Whilst eating this I began to lose sensation in my fingers, to the point where I decided that gloved were now a necessity, not a luxury. We bought hotpockets, but I opted to keep mine for later, meaning that the urgency to buy gloves was increasing. My head was also beginning to freeze, making the purchase of yet another hat rather tempting.

I ended up buying both, and with a bit more vibrancy about us we went to walk around the backstreets of Insadong. It's pretty picturesque, and reminded me of a continental European city. Neat little coffee shops and restaurants were dotted inbetween small rustic buildings. The English on some of their signs was a bit unorthodox, particularly the menu that proudly proclaimed itself as a 'Happy Virus Menu'. Having walked around for a bit, we started dreaming about how good a Baileys and hot chocolate would be on a cold evening such as this, so we ventured into one of these shops. After all, it did tell us that 'It will be a nice memory'. You have to be tempted by that.

Baileys was always going to be difficult to get hold of, and harder still to explain to a Korean waitress, so we soon gave up on that. However, the menu contained an option that intruiged us - chocolate makkoli. Makkoli is rice wine, and supposed to be a pretty decent drink to have in the winter. Alcohol in hot chocolate - mission accomplished!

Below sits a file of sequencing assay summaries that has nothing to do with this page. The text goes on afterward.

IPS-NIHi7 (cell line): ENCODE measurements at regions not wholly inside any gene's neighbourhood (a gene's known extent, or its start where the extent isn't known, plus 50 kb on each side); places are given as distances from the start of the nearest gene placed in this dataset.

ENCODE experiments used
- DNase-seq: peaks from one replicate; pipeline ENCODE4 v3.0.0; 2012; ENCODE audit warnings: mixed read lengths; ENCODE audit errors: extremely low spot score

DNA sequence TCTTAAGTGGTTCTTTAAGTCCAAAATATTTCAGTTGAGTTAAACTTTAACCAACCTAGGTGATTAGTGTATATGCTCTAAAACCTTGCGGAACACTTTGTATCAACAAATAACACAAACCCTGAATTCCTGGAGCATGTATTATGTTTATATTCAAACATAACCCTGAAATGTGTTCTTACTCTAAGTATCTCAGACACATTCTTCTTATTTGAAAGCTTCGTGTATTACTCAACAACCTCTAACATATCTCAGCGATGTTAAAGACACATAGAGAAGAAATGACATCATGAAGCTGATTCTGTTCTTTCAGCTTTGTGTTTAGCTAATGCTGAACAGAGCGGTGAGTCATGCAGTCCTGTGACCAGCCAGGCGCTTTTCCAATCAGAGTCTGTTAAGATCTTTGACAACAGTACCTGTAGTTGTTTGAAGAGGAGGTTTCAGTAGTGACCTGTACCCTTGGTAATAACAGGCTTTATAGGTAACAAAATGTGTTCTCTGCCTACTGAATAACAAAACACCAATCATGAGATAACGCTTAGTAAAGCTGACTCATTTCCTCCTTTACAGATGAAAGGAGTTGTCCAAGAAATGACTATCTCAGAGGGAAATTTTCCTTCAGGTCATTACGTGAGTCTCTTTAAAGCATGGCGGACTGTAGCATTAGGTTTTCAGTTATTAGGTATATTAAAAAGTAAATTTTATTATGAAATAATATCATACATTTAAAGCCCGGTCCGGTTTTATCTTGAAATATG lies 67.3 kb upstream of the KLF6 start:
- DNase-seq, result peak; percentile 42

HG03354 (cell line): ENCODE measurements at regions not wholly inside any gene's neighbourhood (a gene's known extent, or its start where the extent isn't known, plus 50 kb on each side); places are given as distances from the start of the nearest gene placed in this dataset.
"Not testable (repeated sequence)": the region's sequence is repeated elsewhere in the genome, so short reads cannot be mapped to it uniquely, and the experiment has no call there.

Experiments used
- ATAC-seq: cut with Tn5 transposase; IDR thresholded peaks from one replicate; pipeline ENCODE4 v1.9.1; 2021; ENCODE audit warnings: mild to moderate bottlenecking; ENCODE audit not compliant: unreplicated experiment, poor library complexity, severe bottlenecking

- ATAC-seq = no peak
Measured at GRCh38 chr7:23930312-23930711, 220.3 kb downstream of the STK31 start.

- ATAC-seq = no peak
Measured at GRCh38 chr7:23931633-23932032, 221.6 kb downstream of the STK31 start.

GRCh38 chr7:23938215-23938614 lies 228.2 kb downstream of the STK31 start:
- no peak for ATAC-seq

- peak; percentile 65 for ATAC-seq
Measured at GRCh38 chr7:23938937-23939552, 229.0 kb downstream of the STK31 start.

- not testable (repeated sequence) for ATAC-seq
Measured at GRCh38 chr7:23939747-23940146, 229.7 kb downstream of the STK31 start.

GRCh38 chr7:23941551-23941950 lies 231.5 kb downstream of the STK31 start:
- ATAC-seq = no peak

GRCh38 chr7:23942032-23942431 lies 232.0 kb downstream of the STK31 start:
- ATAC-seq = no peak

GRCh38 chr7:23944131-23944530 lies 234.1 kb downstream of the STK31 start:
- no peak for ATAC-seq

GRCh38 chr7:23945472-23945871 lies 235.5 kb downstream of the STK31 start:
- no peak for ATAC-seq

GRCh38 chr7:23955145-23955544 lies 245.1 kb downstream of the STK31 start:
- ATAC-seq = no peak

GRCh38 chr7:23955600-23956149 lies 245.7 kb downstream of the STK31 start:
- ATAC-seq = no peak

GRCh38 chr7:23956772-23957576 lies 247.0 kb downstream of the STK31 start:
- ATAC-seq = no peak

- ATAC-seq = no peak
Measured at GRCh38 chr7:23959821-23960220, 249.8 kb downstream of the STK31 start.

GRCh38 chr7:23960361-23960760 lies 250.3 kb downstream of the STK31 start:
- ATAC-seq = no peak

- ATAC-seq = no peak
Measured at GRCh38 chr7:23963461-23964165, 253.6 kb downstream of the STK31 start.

Or so we thought. Dalyn opted for a standard hot chocolate, but the rest of us were bold and chose the choco makkoli, so ordered three. The waitress looked at us in shock, and soon walked off giggling to herself. Slightly unsettling, but we soon realised why she found it funny. The cup was tiny, similar in size to a petri-dish. But the liquid was in a pot. A very large pot. And we had three of them.

I let April and Kelly try it first, and we soon realised the kicker. It was chocolate makkoli, we got that bit right. But assuming it would be hot, or at least warm, was a bit of an error on our part. It was pretty cold. And the chocolate used in it wasn't fantastic. But there was a lot of it, so we ploughed on, me quicker than the rest.

About halfway down my pot, the chocolate began to hit me, and I felt pretty full. But I don't like to waste alcohol, we all know that, so I kept going. And going. Everytime I had to refill my glass I was hoping it would be the final drops, but the pot had some strange quality that suggested it would go on forever. I finally got to the bottom, feeling fat, tipsy and triumphant. What a triumvirate of feelings, eh.

The girls couldn't finish theirs, and April kept pouring more into mine throughout this ordeal, so I actually drank quite a lot. Upon leaving, after I had paid on my card again to have more cash, we headed back to Bucheon and hit up a couple of places. I remember we tried to get into Mister Africa but the place was full. One place that was open was a bar that had a cow handing out flyers - I felt obliged to get a picture with him. We ended up at a place called Gorillaz, where pitchers of beer and a peach soju cocktail were bought and quickly disptached. We were joined by more people, some who we knew, some who we didn't know.